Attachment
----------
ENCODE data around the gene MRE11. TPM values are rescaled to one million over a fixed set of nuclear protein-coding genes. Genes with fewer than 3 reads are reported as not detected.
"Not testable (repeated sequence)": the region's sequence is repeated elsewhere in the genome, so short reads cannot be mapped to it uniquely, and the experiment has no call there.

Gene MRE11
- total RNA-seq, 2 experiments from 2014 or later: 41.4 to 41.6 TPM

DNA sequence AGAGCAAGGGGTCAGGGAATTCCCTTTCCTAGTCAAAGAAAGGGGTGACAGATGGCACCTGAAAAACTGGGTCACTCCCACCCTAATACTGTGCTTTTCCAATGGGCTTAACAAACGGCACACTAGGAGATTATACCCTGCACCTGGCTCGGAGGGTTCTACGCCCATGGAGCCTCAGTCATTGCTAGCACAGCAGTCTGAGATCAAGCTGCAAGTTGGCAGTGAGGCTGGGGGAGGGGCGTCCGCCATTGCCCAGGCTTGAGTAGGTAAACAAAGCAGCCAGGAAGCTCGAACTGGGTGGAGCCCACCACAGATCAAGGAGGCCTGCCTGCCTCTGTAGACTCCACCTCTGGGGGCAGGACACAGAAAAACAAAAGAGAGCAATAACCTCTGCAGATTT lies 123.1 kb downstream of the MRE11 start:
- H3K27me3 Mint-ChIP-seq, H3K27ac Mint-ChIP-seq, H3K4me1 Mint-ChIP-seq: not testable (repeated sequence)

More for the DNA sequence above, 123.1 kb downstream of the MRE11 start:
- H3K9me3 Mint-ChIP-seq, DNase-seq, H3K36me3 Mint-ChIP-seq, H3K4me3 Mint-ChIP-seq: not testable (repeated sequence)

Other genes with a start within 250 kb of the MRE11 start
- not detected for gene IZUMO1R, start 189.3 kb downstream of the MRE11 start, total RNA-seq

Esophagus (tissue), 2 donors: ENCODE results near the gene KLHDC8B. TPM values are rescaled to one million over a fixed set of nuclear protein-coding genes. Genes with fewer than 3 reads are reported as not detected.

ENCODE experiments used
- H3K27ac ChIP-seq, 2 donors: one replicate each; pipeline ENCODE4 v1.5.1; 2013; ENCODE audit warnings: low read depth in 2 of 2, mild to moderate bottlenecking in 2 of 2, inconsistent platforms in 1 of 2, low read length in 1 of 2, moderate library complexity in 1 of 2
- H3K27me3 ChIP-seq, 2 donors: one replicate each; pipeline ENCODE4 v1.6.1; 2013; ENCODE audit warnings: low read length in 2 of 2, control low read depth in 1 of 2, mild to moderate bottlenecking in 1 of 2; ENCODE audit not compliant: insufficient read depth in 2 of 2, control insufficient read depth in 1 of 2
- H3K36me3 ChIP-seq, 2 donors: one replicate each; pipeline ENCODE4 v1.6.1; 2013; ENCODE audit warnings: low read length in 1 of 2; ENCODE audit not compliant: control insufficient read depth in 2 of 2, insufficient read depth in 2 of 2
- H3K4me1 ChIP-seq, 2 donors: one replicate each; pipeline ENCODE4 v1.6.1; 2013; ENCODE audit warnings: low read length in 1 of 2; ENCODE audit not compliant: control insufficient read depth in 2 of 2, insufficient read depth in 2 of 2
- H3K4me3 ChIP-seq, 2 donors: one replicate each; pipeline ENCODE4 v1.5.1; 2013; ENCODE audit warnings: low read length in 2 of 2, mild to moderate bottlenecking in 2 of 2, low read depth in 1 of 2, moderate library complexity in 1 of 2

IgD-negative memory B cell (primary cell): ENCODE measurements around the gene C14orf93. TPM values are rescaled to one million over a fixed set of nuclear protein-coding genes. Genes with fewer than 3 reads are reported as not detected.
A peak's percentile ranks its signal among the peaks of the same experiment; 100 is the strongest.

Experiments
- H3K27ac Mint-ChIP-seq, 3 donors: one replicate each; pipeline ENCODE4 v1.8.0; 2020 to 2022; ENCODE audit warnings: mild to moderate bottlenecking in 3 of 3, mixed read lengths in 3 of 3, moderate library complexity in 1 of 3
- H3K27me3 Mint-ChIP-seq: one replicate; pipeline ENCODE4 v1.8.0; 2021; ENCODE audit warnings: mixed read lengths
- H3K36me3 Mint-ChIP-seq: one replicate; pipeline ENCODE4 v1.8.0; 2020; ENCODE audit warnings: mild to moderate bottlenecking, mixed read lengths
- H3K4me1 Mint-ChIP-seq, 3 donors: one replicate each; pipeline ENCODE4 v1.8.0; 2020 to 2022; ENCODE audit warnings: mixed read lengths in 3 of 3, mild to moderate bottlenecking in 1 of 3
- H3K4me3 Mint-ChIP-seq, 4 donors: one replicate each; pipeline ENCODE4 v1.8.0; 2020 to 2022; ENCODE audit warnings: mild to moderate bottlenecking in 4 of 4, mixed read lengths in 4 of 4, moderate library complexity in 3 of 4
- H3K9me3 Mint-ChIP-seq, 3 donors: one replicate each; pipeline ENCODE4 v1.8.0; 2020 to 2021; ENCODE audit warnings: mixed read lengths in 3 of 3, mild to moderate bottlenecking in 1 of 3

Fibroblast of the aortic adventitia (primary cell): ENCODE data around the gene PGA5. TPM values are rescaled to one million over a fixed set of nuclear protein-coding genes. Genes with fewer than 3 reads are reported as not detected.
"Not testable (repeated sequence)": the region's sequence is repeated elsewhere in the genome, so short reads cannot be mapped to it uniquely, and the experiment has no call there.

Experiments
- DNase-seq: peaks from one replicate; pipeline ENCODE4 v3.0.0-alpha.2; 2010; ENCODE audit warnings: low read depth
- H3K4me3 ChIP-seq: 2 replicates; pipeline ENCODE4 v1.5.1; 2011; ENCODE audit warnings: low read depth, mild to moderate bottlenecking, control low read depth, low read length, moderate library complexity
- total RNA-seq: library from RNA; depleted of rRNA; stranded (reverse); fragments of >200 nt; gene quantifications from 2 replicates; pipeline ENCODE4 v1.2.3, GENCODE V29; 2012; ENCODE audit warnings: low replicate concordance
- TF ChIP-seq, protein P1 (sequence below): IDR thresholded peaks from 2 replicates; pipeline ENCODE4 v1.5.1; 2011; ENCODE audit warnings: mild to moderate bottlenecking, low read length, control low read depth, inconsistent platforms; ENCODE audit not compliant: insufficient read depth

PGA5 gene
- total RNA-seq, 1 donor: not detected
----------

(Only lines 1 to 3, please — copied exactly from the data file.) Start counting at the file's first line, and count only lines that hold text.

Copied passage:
ENCODE data around the gene MRE11. TPM values are rescaled to one million over a fixed set of nuclear protein-coding genes. Genes with fewer than 3 reads are reported as not detected.
"Not testable (repeated sequence)": the region's sequence is repeated elsewhere in the genome, so short reads cannot be mapped to it uniquely, and the experiment has no call there.

Gene MRE11